Huang had returned to a far more liberal and domestically attuned ROC. Pro-Taiwanese welcomed him as an independence hero. KMT hardliners, and others who favored closer ties with PRC, saw him as just a terrorist who had tried to kill the son and successor of Chang Kai-shek, who unlike Huang was from the mainland.
By 1998 he became the chairman of the Taiwan Association for Human Rights, and in 2000 he was appointed to lead a committee to form ROC's National Human Rights Committee. Then in 2001 he was chosen by then president Chen Shui-bian to serve as an ambassador-at-large for Taiwan, partly because of his association with international human rights organizations, and partly because of his pro-Taiwanese stance. Po Yang, who was also regarded as a special envoy, was not chosen because of poor health. As of 2003, Huang was serving as a national policy advisor on human rights.
Books by other writers
Nishimura Koyu (editor)
"Hannichi masukomi" no shinjitsu
[The truth about "Anti-Japan mass media"]
Tokyo: Ookura [Oakla] Shuppan, 2006
192 pages, softcover (Oak Mook 126)
To be continued.
Murata Renho (ºc@äu Murata Renhō), a Japanese parliamentarian, is better known as just Renho -- her stage name as a Clarion Girl in 1988, and a television commentator and newscaster, before turning politician. She has studied in Beijing and reported from Taiwan.
Renho was born in 1967 to a Taiwanese father and Japanese mother. According to her own website, she "naturalized from Taiwan" (äpÐ©çA» Taiwan kara kika) in 1985. I have not (as of 15 September 2009) confirmed that she actually naturalized, or whether she acquired Japanese nationality through her mother under special transitional measures in the Nationality Law revisions that came into force from 1 January that year. I suspect the latter, and that she erringly called the process by which she became Japanese "kika" (naturalization) -- one the most commonly misunderstood and thereby misused words in the law.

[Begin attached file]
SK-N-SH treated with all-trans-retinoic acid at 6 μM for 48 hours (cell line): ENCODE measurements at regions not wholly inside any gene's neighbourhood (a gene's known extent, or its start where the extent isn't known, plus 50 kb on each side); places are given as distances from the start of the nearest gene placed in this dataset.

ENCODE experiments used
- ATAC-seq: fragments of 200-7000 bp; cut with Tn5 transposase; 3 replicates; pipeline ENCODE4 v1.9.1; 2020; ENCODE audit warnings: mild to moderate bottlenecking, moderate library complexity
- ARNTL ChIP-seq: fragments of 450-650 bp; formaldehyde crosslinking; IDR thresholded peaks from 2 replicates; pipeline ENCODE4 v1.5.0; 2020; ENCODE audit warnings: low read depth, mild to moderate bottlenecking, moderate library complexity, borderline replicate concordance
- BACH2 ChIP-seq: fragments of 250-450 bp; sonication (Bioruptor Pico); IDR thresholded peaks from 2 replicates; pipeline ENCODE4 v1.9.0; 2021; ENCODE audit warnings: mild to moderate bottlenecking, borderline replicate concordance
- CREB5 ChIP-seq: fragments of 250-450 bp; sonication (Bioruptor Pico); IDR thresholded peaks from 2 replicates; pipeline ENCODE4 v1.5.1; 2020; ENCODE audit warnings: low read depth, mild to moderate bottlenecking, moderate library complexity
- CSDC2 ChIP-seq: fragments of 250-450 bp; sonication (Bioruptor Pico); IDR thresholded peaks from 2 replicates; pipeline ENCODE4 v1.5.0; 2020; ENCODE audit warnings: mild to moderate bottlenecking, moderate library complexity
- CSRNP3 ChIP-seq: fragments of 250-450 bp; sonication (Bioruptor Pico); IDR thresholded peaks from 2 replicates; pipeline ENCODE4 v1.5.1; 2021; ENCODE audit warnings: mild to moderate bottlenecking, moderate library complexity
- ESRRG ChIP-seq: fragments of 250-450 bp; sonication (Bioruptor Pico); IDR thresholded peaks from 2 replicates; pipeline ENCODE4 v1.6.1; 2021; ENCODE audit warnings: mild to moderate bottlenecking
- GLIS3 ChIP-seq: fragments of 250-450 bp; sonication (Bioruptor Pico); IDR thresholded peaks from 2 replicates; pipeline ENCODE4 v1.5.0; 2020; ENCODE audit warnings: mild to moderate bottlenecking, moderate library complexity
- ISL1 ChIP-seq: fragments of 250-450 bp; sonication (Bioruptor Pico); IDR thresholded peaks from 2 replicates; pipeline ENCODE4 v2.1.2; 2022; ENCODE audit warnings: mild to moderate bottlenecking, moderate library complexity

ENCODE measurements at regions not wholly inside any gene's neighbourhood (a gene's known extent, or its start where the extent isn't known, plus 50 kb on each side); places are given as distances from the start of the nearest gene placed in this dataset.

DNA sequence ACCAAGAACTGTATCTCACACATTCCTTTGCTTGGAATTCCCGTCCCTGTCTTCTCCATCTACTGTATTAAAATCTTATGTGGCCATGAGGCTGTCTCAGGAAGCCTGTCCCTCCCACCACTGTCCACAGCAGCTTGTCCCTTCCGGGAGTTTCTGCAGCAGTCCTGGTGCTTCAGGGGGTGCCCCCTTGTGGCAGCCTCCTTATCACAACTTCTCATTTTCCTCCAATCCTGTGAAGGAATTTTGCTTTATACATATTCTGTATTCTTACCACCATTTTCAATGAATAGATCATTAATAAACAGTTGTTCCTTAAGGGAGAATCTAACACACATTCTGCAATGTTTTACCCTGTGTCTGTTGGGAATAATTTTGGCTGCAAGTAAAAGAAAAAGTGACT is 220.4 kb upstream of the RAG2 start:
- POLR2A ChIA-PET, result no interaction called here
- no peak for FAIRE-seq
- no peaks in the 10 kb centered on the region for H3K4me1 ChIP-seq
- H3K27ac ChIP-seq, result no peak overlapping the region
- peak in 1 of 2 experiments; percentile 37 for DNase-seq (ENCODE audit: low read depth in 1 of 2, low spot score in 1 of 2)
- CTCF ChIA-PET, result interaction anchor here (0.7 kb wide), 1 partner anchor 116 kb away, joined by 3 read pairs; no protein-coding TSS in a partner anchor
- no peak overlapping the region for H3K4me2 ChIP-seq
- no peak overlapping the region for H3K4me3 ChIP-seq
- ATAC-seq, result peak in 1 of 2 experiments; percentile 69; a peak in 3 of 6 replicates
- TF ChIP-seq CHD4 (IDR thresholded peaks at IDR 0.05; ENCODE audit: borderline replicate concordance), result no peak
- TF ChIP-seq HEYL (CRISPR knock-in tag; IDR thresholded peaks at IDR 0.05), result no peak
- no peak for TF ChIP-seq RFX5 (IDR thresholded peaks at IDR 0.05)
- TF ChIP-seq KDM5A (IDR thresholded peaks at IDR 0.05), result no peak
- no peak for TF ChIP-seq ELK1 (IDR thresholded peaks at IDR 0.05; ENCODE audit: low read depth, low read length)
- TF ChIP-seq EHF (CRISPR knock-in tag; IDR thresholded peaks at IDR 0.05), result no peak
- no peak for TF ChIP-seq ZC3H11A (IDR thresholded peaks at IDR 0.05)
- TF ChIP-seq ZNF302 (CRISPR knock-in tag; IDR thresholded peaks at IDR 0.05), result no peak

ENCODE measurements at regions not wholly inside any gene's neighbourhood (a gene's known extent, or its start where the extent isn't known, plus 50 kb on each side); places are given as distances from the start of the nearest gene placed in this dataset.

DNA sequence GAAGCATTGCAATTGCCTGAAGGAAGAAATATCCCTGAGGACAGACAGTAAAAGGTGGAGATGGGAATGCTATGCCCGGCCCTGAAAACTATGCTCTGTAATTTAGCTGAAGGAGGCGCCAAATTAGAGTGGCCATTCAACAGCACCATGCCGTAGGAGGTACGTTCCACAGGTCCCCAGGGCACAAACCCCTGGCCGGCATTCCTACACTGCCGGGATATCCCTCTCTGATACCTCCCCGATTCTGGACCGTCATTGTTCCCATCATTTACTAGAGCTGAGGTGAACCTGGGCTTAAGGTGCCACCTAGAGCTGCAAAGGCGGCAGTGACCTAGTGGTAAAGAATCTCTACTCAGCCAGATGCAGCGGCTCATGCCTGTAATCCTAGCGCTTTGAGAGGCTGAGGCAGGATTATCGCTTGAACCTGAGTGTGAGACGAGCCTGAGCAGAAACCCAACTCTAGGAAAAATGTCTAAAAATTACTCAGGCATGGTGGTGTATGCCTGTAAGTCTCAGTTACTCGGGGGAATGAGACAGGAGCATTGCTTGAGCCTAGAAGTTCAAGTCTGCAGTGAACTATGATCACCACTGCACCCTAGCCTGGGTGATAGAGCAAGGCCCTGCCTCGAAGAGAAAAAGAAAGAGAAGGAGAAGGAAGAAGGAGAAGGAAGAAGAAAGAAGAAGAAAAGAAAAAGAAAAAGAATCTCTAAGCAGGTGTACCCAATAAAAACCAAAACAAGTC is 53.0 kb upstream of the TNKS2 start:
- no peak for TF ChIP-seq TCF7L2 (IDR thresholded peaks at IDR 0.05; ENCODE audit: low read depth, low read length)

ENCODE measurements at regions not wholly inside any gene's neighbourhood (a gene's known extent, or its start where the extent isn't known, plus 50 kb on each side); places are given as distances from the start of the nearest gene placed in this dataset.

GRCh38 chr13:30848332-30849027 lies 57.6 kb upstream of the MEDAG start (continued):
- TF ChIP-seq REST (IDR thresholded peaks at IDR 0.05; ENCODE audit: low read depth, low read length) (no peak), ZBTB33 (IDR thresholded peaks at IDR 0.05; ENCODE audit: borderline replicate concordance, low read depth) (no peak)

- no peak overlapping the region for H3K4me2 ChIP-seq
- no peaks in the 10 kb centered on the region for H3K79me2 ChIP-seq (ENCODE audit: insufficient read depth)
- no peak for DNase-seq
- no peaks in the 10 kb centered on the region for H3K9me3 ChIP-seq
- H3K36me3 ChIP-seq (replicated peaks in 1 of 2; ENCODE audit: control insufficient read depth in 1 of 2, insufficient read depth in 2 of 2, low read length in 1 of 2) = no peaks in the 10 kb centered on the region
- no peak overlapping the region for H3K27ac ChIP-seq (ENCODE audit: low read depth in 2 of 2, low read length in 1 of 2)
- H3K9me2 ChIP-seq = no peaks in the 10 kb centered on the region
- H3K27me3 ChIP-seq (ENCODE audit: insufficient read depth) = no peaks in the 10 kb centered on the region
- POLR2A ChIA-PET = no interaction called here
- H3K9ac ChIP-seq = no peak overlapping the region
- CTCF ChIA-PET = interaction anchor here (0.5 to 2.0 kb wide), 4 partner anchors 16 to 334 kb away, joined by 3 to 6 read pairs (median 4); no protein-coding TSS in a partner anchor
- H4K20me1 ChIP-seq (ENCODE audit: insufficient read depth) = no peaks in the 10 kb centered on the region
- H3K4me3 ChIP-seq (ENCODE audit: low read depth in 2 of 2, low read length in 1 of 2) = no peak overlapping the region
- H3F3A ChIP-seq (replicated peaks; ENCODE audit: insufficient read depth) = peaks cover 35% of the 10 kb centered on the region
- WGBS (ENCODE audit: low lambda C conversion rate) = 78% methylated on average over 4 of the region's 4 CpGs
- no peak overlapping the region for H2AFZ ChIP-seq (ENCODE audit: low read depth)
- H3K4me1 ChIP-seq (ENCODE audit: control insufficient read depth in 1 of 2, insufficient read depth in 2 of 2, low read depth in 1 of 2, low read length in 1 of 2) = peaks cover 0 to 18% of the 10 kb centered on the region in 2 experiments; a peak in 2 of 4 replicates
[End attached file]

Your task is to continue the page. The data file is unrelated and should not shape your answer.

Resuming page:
Renho's father, a businessman, came to Japan from Tainan county, where Chen Shui-bian was born. Renho grew up idolizing Chen, who has always advocated closer ROC-Japan ties. Since becoming a politician herself, she has helped him promote tourism and other exchanges between the two countries.
Renpo became a Clarion Girl, then a popular television news anchor. She traveled to Taiwan as a journalist to cover Chen's presidential elections in 2000 and 2004. Some people still know her by her former Taiwanese name, Hsien Lien-fang (Ó@äu), or just Lien Fang, the Chinese reading of Ren Hou (Renhō).
In 2004, running as a member of the Democratic Party of Japan, Renho was elected to the House of Councilors from a Tokyo constituency. One month after the election, she visited Taiwan to meet Chen and others. She had recently visited the country to cover Chen's reelection.
Renho wonders why Taiwan, her father's country, is not a country now.
Renho is Japanese. Some people have doubted her qualifications as a National Diet member because of allegations that she was a dual national. The issue came to a head in 2016, when she was asked to clarify her status. She related the familiar story that she had acquired Japanese nationality in 1985 when she was 17 years old. She was under the impression, based on what she recall her father had told her, that she no longer possessed ROC nationality. On 13 September 2016, however, she reported in a press conference that Taiwan (as she referred to ROC), in response to her request that it clarify her status, informed her that she remains registered as a national. She said this surprised her, but that she had immediately requested the government of Taiwan to remove her from its nationality register.
At the same press conference, she repeated that she was born to parents of Taiwan and Japan parents, and was a proud descendant of the Sha (Ó) family through her Taiwanese father, who handled everything when she became Japanese, and regretted that she was unable to confirm the facts concerning her Taiwanese status with him, since he was no longer alive. She apologized for not knowing enough about her own situation to clarify her status before this, reiterated that she had never acted other than as a Japanese in her political life, and stated that "I am Japanese" (Nipponjin desu) after becoming Japanese, , ROC , repeated that she had never acted other than as Japanese since she became Japanese, and flatly stated that she was Japanese -- "Nipponjin desu".
PRC connections in Japan